Bangladesh: Tea worth enduring Dhaka traffic

The Japan News

The thought of driving an hour and a half in a city beleaguered by unending traffic congestion to do anything is stress inducing. Munia and her friends — all university students — drove all the way from Mirpur-10 to Dhaka Airport Railway Station just to have some tea.

Then again, “Raja Mama’r Cha” is no ordinary tea.

“It’s the kind of tea for which you can drive for two hours,” Munia said, looking up from her cup of cashew nut tea. “It’s not just me — this place brims with school and college students from all over Dhaka.”

It’s true. In front of the tea stall behind Airport Railway Station, people queue up to relish Raja’s exotic hot drinks.

At first glance, the stall looks like a tea shop straight out of the Middle East. Everything about the decoration reflects mainstream Arabic aesthetic. From the pictures, to showpieces, to even the brass-made utensils — Raja brought everything from the UAE.

“I left for Dubai to work at a restaurant in January this year. But I had to come back after just three months; I couldn’t cope with life there … it was too harsh for me,” Raja said.

But the entire experience in Dubai did not go to waste. “During my time there, I learned how to make traditional Arabic tea. I decided to come back home and start a tea stall with the recipies,” he said.

True to his plan, Raja started his stall in mid-August. The responses validated his hunch that the business would work.

“I come here with my friends all the time. I don’t think I’ve ever had tea this good,” said Afsana Mimi, a self-proclaimed tea aficionado.

Zakir, a student, comes here at least twice every day. “Unlike other tea stalls, it’s always neat and clean,” he said.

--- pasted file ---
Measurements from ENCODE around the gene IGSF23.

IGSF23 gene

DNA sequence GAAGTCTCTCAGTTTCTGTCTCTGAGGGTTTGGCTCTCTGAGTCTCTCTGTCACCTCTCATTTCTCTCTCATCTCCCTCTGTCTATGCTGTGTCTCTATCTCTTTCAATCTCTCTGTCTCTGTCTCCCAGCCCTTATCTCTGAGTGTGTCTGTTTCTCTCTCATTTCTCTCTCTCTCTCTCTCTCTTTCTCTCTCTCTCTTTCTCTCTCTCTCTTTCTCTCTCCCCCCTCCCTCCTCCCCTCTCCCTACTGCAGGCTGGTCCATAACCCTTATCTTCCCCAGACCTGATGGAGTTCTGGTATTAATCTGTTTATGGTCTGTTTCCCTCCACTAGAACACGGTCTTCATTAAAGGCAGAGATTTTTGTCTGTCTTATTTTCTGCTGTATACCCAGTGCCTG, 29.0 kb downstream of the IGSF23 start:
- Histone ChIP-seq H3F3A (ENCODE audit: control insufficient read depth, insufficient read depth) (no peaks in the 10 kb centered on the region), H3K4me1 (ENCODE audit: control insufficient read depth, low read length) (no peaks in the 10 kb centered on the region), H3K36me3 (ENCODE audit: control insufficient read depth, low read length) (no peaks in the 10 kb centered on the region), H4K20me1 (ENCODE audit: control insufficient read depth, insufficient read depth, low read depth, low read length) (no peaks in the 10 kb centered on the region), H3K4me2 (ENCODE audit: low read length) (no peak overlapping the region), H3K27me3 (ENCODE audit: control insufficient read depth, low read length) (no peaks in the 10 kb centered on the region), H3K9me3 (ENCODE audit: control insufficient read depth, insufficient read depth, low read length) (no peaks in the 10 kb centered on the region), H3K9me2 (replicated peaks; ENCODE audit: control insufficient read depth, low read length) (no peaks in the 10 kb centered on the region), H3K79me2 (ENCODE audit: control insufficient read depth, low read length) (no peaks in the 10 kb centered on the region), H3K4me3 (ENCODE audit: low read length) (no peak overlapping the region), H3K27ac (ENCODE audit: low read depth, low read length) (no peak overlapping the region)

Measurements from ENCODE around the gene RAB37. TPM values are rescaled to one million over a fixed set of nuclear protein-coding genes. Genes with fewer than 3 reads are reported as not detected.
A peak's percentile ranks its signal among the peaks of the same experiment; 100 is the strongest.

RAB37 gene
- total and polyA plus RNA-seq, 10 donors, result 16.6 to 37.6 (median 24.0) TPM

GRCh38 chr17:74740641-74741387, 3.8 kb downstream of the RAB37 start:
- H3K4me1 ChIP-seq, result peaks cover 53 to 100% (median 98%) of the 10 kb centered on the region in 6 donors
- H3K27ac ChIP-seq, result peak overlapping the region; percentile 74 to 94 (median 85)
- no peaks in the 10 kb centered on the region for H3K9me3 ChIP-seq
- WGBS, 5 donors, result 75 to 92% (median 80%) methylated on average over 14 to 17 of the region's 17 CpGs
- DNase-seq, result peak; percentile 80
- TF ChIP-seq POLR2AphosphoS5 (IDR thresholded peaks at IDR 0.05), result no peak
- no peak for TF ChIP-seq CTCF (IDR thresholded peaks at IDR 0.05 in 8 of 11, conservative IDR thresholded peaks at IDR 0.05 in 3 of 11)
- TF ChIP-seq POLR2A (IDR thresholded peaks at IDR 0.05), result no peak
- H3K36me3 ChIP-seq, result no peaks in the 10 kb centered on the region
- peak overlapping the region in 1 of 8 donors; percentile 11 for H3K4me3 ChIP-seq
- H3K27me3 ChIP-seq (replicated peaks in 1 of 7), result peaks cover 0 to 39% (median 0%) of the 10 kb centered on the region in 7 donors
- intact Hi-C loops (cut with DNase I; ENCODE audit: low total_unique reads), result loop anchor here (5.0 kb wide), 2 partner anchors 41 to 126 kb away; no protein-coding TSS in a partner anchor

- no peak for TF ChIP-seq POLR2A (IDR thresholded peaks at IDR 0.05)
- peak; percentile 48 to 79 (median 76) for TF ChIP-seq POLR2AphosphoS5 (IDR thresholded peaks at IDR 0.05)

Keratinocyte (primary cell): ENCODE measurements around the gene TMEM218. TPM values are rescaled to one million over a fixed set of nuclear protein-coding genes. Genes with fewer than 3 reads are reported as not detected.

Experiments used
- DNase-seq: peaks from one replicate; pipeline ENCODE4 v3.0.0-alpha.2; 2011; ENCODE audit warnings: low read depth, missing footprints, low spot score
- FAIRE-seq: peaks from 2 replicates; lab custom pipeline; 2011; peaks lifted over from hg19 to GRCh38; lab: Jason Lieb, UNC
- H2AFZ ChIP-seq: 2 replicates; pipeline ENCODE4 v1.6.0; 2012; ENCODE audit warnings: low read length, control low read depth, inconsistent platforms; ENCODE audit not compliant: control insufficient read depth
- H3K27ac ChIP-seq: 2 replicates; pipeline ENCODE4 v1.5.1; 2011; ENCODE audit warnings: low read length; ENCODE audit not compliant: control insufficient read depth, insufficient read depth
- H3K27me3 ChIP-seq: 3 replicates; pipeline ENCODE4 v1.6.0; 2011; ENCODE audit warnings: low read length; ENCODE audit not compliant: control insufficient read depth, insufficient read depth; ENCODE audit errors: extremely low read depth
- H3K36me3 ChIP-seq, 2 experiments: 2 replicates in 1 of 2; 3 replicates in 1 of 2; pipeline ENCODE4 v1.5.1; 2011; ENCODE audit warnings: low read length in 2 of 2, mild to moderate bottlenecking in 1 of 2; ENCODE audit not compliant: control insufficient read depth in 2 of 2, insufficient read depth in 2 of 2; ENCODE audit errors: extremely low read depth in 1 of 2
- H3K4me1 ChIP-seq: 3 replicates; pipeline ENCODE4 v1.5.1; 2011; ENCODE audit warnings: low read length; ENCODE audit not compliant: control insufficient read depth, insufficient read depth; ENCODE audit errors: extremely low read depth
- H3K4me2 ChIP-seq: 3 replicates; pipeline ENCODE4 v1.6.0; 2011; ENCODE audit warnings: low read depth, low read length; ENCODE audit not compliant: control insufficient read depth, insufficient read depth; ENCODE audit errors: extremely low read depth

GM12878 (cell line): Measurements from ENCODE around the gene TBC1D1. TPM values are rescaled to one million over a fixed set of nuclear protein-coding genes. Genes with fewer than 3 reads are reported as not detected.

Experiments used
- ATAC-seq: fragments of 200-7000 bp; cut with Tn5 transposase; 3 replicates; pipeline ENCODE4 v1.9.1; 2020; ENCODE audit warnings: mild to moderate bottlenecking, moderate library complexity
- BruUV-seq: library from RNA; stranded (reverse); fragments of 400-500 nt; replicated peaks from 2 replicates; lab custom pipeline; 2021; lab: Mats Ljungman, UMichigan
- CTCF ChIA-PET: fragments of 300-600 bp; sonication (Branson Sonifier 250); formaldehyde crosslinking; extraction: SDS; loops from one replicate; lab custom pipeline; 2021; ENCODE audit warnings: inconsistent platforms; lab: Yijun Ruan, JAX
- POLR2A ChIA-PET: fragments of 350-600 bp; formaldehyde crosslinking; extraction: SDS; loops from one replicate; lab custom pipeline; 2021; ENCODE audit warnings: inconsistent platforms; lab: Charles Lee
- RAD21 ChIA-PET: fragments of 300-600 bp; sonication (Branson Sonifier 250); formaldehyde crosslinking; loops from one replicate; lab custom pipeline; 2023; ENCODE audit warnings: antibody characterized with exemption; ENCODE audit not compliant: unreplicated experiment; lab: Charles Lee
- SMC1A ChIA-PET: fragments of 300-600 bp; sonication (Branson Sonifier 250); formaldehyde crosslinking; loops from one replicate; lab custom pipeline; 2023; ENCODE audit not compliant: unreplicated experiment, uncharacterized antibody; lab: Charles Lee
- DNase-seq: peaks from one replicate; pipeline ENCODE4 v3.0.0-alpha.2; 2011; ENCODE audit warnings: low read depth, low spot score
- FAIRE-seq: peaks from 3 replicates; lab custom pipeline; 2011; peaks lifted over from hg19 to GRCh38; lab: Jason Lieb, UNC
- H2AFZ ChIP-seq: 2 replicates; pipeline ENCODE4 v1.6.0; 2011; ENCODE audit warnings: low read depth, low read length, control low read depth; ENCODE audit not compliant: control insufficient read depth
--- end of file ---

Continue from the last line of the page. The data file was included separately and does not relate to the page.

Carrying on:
The best of the endorsements comes from Meherun Nisa. “I hope it becomes a big tea shop one day.” The blessing for growth is coveted by every small business owner.

But all is not sunshine and rainbows. Some relatives are not fond of the idea that Raja’s source of income is selling tea. Raja, however, does not let the negativity get to him.

“It’s honest work. I love my business and I’m satisfied that it keeps my family well-fed,” a beaming Raja said.

“It’s an honour for me that people come to my humble tea shop from such distances. I try to ensure they get the best experience here,” he added.

And it shows — there’s always a crowd in front of the stall and orders arrive after a necessary waiting time.

At Tk 15 (18 cents) per cup, the cashew nut flavoured “Special Raja Tea” is the top selling drink. It’s brewed with cashew nuts, almonds, raisins, a bit of Horlicks and different kinds of coffee beans. His menu also includes “malai [clotted cream] tea,” “tetul [tamarind] tea,” “malta [orange] tea” and more. Raja sells about 700-750 cups on average every day.

Raja serves his hot drinks in clay cups, and that’s not just because it is the environmentally responsible thing to do.

“This soil pulled me back from Dubai. These clay cups are my homage to it,” he said.Speech

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